Greg wants to be liked, he doesn't like confrontation, yet he has an innate ability to push the right button to create hostility. He often doesn't think before speaking and this leads him to become embroiled in finding out how the female mind works! He is not honest with people, and often not with himself either. He seems to want to please others rather than himself, and worries more about their feelings rather than his, so he is often evasive with people. He is so mixed up emotionally that he thinks starting a relationship with his ex-girlfriends best friend, who is also his former best friends wife, wouldn't lead to any problems...although the fact that he didn't want to tell them suggests he knew all would not go well! Essentially both Greg and Carly are just two lonely souls hoping for the best and this play makes them look at themselves and what they really want and need from life.

Kent is egotistical, obsessed with looks (his comments about Carly needing to go to the gym straight after giving birth in RTBP showed that he had no depth to his soul.) He is very hot headed, lashing out with his fists rather than thinking things thorough, yet surprisingly he is the one person perceptive enough to tell Greg what is wrong, that he needs to lift his head from the pages of his books and do something constructive with his life, (like Kent does with the kids football team.)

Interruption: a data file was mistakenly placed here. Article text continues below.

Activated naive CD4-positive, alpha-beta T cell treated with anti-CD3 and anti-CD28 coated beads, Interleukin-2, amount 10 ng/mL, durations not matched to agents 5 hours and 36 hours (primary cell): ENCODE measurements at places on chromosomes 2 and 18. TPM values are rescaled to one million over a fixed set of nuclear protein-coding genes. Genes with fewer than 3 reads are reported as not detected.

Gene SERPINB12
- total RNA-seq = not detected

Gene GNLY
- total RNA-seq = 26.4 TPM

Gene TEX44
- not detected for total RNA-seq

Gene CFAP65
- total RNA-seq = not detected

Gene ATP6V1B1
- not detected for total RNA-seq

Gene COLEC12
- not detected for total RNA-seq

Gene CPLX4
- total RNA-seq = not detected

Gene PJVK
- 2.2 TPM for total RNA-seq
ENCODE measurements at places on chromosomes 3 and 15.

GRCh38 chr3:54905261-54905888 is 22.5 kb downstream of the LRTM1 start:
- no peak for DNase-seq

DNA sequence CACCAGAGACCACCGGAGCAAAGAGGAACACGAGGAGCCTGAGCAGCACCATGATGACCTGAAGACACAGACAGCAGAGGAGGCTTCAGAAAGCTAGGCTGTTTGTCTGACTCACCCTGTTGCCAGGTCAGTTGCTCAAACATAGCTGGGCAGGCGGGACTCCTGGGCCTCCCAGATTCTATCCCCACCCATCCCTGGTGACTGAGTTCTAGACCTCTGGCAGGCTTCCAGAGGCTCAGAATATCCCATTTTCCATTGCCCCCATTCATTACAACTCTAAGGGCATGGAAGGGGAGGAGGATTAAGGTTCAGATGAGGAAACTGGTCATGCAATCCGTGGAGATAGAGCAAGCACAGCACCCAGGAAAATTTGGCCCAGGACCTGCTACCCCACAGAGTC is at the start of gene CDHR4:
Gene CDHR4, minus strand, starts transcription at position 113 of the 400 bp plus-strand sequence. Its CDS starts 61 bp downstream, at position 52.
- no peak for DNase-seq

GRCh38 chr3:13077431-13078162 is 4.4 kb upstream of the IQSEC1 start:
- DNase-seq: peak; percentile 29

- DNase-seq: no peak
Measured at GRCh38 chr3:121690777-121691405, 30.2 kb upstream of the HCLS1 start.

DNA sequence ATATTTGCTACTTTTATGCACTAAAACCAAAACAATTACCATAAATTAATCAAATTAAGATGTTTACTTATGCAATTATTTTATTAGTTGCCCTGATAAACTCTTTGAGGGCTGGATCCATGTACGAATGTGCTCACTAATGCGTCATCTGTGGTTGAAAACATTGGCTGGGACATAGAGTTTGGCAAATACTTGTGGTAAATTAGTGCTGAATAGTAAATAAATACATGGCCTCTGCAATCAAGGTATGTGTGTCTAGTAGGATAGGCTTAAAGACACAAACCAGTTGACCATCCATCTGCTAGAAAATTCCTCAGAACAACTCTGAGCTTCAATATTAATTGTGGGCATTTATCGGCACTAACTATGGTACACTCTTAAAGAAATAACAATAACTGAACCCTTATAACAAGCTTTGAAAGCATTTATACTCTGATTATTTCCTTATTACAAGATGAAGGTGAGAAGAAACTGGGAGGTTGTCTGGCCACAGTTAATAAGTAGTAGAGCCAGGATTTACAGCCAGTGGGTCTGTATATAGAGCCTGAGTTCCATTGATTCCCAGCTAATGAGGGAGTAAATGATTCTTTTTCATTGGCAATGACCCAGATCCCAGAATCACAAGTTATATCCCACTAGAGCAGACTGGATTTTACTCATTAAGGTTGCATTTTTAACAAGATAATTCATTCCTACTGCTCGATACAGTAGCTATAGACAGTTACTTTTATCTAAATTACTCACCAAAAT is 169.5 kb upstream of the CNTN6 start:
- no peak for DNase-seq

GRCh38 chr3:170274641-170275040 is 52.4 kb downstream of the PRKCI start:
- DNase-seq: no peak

I think the scariest thing about reading this play is the similarities I have with Greg, in his final "speech" it was like someone has been following me around and written about me. "I wanna fix me and be happy...but I don't even know what that word means anymore!... I can't keep reading books and, and listening to my old mix tapes and hoping for the best, figuring life will sort itself out if I just give it enough time."

Twenty years in a corporate rat race has made me completely forget who I am, what actually makes me happy, but one thing is for sure, these lines made me laugh...

Kent: "Another week or two and I'll expect to hear you're on Twitter... 
Greg: "Ha! No chance, man...I'm gonna have to draw the line somewhere!"  

Yes, I can't give up the reading, or the music of the 80's, but maybe a little less time on Twitter, and a bit more time being productive is certainly a lesson that I can learn from Greg and Kent!

Paws for Thought!!!

It is the 40th anniversary of my local theatre, Theatr Clwyd in Mold, and they are celebrating in style, starting with a wonderful adaptation of Cat on a Hot Tin Roof by Tennessee Williams.

As far as staging goes, it is very simplistic, as all of the action takes place in the bedroom of the two main characters Maggie and Brick. What is more complex about the play is the interaction of these two characters and the rest of the family who are in crisis.